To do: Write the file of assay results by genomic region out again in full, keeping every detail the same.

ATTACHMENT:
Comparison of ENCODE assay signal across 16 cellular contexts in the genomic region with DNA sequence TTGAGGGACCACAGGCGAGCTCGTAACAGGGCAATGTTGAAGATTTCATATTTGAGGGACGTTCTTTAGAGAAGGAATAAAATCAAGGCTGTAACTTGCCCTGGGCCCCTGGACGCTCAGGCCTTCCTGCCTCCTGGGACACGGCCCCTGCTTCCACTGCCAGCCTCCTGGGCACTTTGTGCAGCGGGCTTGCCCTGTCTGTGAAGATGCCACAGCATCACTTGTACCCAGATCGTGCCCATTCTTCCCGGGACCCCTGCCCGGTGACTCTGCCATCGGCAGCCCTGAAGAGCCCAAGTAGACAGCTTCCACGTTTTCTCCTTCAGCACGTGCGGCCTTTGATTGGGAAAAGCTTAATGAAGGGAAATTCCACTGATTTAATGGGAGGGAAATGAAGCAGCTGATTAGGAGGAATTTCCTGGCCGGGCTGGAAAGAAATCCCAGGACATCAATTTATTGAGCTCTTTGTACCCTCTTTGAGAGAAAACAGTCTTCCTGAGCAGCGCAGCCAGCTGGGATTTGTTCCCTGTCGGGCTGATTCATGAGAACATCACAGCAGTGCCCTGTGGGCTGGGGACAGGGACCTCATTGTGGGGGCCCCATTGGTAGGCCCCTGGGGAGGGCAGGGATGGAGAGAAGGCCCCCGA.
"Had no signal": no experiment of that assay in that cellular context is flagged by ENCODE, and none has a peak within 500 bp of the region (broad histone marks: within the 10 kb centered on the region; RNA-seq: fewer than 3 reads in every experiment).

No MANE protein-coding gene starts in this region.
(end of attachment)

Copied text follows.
Comparison of ENCODE assay signal across 16 cellular contexts in the genomic region with DNA sequence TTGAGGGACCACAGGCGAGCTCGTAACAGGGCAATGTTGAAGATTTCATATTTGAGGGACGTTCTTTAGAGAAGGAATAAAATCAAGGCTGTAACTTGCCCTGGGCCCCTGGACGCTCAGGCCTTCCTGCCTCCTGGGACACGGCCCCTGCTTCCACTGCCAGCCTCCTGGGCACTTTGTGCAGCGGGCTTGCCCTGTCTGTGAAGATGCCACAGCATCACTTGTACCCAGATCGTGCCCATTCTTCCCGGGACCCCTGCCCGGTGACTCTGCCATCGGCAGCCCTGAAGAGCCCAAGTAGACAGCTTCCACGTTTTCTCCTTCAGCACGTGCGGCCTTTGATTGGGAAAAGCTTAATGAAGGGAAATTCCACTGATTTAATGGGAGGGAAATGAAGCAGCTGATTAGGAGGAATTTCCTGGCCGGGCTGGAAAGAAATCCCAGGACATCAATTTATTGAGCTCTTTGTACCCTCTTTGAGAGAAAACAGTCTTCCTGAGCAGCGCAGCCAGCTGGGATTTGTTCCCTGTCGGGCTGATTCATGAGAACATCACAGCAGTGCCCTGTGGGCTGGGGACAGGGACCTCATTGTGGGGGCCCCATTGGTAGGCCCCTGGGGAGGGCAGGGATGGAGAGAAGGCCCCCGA.
"Had no signal": no experiment of that assay in that cellular context is flagged by ENCODE, and none has a peak within 500 bp of the region (broad histone marks: within the 10 kb centered on the region; RNA-seq: fewer than 3 reads in every experiment).

No MANE protein-coding gene starts in this region.